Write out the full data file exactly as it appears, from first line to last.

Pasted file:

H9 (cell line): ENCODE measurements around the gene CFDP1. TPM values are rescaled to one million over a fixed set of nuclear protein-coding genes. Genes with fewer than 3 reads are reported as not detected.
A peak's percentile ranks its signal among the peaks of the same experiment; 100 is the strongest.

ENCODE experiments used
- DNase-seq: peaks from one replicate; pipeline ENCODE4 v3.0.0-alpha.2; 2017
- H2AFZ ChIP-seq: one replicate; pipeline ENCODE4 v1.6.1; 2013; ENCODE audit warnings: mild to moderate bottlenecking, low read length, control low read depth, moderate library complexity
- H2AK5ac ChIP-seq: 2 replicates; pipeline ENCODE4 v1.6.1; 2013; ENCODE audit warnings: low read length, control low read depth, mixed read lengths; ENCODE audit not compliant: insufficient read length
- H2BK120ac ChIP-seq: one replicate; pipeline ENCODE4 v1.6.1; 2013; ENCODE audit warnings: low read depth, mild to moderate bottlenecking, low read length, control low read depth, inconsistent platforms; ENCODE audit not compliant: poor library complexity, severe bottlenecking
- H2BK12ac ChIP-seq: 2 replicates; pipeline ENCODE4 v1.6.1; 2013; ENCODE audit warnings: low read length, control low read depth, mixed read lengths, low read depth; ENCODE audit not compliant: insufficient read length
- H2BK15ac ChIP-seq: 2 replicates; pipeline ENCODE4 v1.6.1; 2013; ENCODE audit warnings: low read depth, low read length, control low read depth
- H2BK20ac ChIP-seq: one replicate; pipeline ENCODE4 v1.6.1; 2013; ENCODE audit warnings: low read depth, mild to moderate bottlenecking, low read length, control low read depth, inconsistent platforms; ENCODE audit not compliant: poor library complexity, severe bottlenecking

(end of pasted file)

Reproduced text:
H9 (cell line): ENCODE measurements around the gene CFDP1. TPM values are rescaled to one million over a fixed set of nuclear protein-coding genes. Genes with fewer than 3 reads are reported as not detected.
A peak's percentile ranks its signal among the peaks of the same experiment; 100 is the strongest.

ENCODE experiments used
- DNase-seq: peaks from one replicate; pipeline ENCODE4 v3.0.0-alpha.2; 2017
- H2AFZ ChIP-seq: one replicate; pipeline ENCODE4 v1.6.1; 2013; ENCODE audit warnings: mild to moderate bottlenecking, low read length, control low read depth, moderate library complexity
- H2AK5ac ChIP-seq: 2 replicates; pipeline ENCODE4 v1.6.1; 2013; ENCODE audit warnings: low read length, control low read depth, mixed read lengths; ENCODE audit not compliant: insufficient read length
- H2BK120ac ChIP-seq: one replicate; pipeline ENCODE4 v1.6.1; 2013; ENCODE audit warnings: low read depth, mild to moderate bottlenecking, low read length, control low read depth, inconsistent platforms; ENCODE audit not compliant: poor library complexity, severe bottlenecking
- H2BK12ac ChIP-seq: 2 replicates; pipeline ENCODE4 v1.6.1; 2013; ENCODE audit warnings: low read length, control low read depth, mixed read lengths, low read depth; ENCODE audit not compliant: insufficient read length
- H2BK15ac ChIP-seq: 2 replicates; pipeline ENCODE4 v1.6.1; 2013; ENCODE audit warnings: low read depth, low read length, control low read depth
- H2BK20ac ChIP-seq: one replicate; pipeline ENCODE4 v1.6.1; 2013; ENCODE audit warnings: low read depth, mild to moderate bottlenecking, low read length, control low read depth, inconsistent platforms; ENCODE audit not compliant: poor library complexity, severe bottlenecking